You don’t have to be born in a place to be from there

A Different View with Dave O’Connell

Ours was never the most adventurous of families; we did what every other west of Ireland family did and had a handful of close relations in the United States but even the more adventurous members of the clan didn’t move further than a stone’s throw from each other in Boston.

My mother’s family decamped en masse for Dublin and, for the most part, permanent and pensionable jobs in the Civil Service; most of my father’s stayed close to the home place in Killannin and Rosscahill – a part of the world making headlines this week for different reasons.

The Killannin and Rosscahill I know all my life is a community that turns out in force for positive reasons – football, fundraisers, to support bereaved families at funerals … a welcoming place where so many of those who did make their lives on the other side of the Atlantic come home and are embraced by their native place like they’d never gone further than Kinneavey’s pub.

Many of our own crowd ventured further than that – perhaps in pursuit of All-Ireland days out – but many were rarely more than a decent train journey from home.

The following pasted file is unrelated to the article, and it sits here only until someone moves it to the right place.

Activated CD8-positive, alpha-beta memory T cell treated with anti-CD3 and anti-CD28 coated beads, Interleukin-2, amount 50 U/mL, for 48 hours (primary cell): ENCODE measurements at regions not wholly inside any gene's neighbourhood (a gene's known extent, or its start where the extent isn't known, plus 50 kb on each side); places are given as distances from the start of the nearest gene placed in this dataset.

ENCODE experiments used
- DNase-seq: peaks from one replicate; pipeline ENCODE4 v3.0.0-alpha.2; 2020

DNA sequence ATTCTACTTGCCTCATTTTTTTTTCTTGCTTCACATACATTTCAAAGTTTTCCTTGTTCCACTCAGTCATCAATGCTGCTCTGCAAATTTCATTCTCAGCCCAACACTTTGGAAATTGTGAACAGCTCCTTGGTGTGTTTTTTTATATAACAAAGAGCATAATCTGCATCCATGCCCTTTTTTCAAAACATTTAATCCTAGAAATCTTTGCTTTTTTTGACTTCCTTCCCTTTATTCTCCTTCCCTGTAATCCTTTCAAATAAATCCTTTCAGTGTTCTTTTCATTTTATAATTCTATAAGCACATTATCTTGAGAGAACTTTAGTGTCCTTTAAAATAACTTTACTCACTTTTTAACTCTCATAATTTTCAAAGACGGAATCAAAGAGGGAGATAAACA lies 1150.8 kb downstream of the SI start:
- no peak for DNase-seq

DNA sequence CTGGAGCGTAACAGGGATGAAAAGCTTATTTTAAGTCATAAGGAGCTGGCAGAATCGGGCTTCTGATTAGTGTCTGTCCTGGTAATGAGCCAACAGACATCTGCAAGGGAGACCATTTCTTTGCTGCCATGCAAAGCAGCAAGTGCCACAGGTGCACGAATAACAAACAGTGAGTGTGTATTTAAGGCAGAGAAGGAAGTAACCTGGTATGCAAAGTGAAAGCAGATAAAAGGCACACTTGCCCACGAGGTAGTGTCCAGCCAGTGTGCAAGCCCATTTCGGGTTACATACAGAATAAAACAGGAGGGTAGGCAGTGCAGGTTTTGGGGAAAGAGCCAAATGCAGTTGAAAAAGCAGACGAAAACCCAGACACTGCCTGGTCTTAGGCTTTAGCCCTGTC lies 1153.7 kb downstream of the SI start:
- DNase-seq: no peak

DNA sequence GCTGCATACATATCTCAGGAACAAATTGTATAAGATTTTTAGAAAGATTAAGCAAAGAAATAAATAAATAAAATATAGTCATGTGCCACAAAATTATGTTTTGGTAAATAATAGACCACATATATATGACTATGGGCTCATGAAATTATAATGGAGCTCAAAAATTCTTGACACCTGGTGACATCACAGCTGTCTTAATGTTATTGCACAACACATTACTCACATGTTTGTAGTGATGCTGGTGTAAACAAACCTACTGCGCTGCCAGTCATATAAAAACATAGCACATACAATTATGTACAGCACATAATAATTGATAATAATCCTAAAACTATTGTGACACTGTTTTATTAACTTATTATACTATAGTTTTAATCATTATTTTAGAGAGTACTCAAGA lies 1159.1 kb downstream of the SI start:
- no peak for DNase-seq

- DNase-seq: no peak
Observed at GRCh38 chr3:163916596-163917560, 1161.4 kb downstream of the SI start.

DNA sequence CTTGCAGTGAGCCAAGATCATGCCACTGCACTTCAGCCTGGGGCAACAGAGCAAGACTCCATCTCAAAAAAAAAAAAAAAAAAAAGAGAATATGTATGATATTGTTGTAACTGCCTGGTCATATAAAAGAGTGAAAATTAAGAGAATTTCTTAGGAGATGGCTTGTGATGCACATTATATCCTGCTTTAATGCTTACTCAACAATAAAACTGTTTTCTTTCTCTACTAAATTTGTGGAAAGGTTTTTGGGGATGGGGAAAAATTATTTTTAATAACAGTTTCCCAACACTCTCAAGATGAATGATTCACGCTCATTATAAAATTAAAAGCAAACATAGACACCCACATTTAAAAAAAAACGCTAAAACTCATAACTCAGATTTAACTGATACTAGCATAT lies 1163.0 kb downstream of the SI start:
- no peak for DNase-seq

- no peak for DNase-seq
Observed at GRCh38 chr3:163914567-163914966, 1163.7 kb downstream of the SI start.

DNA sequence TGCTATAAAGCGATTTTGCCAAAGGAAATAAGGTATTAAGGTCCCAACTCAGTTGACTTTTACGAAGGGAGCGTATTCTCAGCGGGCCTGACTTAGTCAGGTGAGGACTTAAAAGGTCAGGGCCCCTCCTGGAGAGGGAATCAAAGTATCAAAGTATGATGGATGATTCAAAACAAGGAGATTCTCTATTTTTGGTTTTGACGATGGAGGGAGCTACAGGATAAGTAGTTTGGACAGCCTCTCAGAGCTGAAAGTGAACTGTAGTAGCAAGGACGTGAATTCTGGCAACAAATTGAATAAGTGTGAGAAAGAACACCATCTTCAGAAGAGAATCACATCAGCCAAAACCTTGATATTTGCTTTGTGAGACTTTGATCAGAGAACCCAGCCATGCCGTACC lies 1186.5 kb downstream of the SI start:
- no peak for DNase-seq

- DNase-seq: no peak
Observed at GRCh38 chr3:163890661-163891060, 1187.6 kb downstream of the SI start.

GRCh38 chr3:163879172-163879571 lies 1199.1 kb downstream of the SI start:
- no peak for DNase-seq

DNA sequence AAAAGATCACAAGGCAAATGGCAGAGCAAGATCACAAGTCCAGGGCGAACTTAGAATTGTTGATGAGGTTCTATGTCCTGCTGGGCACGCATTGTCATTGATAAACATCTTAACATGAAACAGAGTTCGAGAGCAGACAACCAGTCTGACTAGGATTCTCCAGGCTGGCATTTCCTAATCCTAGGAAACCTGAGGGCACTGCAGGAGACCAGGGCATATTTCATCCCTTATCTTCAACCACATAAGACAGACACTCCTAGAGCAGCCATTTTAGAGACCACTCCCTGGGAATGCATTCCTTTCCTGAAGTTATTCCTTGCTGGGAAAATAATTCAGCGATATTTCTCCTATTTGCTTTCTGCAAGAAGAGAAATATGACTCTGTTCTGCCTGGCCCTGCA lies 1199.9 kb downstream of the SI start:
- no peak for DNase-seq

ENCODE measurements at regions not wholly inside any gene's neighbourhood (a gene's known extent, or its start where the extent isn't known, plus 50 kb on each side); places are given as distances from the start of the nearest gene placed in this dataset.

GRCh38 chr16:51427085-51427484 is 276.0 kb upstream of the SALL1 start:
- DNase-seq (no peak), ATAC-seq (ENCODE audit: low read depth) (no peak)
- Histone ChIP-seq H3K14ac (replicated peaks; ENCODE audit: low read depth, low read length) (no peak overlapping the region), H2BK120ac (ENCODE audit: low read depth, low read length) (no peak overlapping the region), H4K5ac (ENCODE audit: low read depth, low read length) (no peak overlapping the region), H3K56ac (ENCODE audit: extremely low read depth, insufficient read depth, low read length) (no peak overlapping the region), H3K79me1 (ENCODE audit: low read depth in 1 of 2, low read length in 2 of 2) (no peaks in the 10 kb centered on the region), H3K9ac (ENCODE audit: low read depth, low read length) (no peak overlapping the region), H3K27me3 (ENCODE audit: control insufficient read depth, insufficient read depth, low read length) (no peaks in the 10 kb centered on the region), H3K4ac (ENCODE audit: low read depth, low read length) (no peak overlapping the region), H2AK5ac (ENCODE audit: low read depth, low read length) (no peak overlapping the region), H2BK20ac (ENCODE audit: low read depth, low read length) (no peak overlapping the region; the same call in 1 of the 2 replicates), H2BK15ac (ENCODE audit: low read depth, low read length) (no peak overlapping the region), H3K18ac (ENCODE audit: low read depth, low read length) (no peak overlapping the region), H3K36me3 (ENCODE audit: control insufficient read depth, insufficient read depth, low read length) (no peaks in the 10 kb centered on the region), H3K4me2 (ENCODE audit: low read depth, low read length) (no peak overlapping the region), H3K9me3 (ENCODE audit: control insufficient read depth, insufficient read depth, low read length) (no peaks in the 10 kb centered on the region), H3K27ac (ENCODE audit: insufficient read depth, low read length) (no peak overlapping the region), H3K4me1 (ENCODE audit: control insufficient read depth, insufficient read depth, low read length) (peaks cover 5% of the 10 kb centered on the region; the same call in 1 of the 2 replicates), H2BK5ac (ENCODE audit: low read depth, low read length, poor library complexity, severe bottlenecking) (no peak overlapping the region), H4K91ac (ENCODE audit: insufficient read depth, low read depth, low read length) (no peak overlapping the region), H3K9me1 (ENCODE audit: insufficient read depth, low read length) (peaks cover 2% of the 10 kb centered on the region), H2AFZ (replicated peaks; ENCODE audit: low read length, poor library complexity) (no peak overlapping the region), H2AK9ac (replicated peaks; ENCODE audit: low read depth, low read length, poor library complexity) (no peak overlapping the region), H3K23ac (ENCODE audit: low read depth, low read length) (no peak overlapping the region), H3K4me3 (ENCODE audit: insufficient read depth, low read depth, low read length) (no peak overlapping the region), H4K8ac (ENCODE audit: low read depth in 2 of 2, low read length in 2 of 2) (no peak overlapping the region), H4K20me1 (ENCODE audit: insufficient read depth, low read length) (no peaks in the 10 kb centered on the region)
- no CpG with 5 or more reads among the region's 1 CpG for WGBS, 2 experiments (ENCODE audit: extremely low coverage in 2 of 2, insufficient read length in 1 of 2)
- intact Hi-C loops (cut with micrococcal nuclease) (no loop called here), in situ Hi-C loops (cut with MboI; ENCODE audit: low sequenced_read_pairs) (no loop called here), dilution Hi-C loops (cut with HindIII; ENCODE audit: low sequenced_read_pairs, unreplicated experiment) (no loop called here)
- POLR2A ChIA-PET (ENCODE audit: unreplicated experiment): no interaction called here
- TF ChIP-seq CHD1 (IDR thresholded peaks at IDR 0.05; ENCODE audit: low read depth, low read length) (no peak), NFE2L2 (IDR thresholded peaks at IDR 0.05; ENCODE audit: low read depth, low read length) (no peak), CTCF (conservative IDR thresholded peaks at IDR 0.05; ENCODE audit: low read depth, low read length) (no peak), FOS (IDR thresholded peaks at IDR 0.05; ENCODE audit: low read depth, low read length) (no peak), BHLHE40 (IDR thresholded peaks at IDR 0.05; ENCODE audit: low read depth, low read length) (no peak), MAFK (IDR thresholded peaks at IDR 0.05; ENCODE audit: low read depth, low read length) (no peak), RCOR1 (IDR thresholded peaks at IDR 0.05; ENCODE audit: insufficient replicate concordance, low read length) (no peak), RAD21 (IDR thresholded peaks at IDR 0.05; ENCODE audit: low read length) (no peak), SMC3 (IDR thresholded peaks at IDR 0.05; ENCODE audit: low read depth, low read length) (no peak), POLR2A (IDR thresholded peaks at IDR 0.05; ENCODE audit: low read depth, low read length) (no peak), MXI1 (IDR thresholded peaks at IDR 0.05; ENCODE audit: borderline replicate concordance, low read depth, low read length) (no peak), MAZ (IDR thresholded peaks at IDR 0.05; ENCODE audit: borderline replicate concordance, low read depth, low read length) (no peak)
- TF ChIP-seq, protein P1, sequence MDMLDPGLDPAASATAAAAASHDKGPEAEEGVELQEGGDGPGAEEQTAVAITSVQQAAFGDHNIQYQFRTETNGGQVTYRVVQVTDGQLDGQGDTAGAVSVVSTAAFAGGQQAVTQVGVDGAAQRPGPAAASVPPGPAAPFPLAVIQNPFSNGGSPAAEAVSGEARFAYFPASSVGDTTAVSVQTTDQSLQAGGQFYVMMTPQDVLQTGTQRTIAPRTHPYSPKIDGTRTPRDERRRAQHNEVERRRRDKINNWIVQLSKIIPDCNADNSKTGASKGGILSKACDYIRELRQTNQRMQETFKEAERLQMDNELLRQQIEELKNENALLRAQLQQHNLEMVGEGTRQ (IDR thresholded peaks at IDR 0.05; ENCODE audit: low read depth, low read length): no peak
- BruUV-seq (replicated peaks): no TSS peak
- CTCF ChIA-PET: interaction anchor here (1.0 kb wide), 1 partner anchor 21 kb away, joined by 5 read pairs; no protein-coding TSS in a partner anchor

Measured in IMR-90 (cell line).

Even my own journeys never needed a boat or a plane; just an anti-clockwise tour of Ireland to Cork, Dublin, Athlone and back to Galway.

So nobody could accuse us of racking up the air miles in pursuit of the impossible dream – and yet there isn’t a week goes by that doesn’t throw up another relative in a corner of the world I’ve never heard of.

The most recent new cousin is Trevor Rowsell, who lives in Australia, a country that – as far as I know – not a single one of the family has ever been to.

Trevor, who is in his seventies, is either my fourth cousin or my parents’ third cousin. In genetic terms, we share half a per cent of DNA.

That’s the same percentage of DNA I also share with John Minniter who lives in the USA and is either my fourth or fifth cousin.

For more, read this week’s Connacht Tribune:

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